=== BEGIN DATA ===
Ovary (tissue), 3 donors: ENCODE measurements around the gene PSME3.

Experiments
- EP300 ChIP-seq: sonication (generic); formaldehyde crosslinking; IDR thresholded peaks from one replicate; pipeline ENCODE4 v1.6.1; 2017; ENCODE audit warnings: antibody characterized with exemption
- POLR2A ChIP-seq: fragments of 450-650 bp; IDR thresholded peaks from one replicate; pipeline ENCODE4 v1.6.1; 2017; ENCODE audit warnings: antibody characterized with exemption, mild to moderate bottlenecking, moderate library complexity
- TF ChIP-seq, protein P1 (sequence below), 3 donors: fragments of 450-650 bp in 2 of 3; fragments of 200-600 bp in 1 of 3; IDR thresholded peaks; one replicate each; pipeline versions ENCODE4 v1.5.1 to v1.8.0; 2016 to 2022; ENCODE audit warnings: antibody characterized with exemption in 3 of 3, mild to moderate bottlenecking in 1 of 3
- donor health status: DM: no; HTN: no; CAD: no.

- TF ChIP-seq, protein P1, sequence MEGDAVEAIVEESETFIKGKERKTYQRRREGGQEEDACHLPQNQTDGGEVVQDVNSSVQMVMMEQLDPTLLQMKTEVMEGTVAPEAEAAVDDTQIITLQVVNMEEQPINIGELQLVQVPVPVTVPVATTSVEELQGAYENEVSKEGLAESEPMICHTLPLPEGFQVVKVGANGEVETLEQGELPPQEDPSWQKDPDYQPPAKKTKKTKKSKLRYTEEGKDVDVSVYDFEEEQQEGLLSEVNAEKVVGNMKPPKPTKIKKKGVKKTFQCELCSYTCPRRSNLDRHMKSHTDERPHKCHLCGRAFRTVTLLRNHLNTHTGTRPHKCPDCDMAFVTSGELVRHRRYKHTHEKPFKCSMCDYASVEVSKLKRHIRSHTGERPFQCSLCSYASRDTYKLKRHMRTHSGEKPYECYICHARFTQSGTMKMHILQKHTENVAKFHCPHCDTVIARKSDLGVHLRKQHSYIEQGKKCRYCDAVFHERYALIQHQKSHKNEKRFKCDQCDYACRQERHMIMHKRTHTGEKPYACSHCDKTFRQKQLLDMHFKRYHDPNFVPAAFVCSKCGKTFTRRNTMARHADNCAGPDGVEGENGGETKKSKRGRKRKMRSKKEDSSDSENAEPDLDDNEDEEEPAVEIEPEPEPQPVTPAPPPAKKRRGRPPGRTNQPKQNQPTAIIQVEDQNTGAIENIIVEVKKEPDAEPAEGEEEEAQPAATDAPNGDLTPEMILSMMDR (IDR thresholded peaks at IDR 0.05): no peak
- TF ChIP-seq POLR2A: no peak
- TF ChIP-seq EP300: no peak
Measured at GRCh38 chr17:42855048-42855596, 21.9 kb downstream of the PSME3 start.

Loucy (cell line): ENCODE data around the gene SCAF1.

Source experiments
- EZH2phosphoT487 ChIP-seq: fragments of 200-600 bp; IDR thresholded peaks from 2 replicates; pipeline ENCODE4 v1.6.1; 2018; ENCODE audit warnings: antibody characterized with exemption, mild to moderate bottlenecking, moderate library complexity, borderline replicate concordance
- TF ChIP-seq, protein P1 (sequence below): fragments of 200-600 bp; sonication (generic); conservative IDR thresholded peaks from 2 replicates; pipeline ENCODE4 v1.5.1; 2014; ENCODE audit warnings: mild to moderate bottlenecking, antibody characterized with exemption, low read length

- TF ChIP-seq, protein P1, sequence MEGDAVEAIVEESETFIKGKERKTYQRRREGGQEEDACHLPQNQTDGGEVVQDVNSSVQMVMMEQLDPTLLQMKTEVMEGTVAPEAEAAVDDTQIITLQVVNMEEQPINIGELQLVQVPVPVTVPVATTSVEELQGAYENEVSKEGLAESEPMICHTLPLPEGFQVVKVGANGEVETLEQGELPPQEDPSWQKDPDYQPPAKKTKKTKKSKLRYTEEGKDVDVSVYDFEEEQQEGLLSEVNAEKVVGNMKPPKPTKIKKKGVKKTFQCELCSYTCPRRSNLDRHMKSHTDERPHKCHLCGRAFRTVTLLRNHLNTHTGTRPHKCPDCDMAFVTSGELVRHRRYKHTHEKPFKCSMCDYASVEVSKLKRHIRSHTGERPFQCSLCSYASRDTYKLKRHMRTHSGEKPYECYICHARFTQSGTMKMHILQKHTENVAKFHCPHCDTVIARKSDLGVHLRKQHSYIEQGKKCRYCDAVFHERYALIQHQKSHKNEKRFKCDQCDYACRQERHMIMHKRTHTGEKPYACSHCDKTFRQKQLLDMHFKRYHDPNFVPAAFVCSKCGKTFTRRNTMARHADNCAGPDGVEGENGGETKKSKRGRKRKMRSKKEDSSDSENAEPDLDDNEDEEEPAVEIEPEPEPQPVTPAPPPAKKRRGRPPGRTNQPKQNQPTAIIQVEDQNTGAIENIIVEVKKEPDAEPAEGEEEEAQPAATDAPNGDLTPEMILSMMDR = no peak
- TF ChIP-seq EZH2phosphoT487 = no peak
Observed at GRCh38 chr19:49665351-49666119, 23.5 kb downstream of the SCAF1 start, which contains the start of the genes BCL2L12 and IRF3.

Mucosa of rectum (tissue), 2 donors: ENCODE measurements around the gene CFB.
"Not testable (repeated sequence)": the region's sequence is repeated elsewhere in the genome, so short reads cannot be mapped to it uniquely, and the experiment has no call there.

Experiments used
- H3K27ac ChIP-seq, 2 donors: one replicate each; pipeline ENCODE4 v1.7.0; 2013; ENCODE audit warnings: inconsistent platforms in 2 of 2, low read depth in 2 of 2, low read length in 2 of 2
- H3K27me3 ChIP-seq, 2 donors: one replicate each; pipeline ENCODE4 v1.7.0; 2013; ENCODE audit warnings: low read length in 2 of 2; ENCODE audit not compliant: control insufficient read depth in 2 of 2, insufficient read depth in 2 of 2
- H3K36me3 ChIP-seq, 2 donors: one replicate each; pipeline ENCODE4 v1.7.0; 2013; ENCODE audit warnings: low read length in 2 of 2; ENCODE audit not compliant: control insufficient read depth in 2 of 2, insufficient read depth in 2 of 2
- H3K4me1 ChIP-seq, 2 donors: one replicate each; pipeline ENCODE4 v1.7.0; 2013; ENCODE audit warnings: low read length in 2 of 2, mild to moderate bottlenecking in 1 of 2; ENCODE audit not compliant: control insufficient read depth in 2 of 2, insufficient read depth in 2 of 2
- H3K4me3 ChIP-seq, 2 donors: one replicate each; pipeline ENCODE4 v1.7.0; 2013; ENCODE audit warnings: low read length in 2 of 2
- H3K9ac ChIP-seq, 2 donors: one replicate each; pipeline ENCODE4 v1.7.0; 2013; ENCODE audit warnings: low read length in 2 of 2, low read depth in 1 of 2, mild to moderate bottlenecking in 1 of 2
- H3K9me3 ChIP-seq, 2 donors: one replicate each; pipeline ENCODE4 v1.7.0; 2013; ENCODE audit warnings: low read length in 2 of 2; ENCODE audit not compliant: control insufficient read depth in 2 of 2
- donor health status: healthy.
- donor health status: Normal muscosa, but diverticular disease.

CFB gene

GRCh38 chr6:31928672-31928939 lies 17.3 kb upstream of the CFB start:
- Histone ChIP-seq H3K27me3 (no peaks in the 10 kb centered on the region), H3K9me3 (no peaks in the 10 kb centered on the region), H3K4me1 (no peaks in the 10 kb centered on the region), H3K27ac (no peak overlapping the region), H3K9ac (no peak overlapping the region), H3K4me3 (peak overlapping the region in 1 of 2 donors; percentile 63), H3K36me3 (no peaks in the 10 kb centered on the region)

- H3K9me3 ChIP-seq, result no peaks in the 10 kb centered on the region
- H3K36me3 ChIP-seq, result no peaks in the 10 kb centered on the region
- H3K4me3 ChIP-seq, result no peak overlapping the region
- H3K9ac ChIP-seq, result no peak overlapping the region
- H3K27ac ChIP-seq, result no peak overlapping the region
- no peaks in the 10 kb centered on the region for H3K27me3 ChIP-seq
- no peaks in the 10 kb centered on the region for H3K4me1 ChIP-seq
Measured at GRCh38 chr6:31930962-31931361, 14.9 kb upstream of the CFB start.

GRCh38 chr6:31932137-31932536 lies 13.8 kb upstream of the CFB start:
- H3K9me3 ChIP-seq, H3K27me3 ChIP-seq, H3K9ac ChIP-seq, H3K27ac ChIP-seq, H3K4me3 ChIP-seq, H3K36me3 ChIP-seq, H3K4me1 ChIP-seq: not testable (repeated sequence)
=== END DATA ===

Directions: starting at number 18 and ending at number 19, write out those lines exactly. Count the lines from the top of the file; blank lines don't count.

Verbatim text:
Mucosa of rectum (tissue), 2 donors: ENCODE measurements around the gene CFB.
"Not testable (repeated sequence)": the region's sequence is repeated elsewhere in the genome, so short reads cannot be mapped to it uniquely, and the experiment has no call there.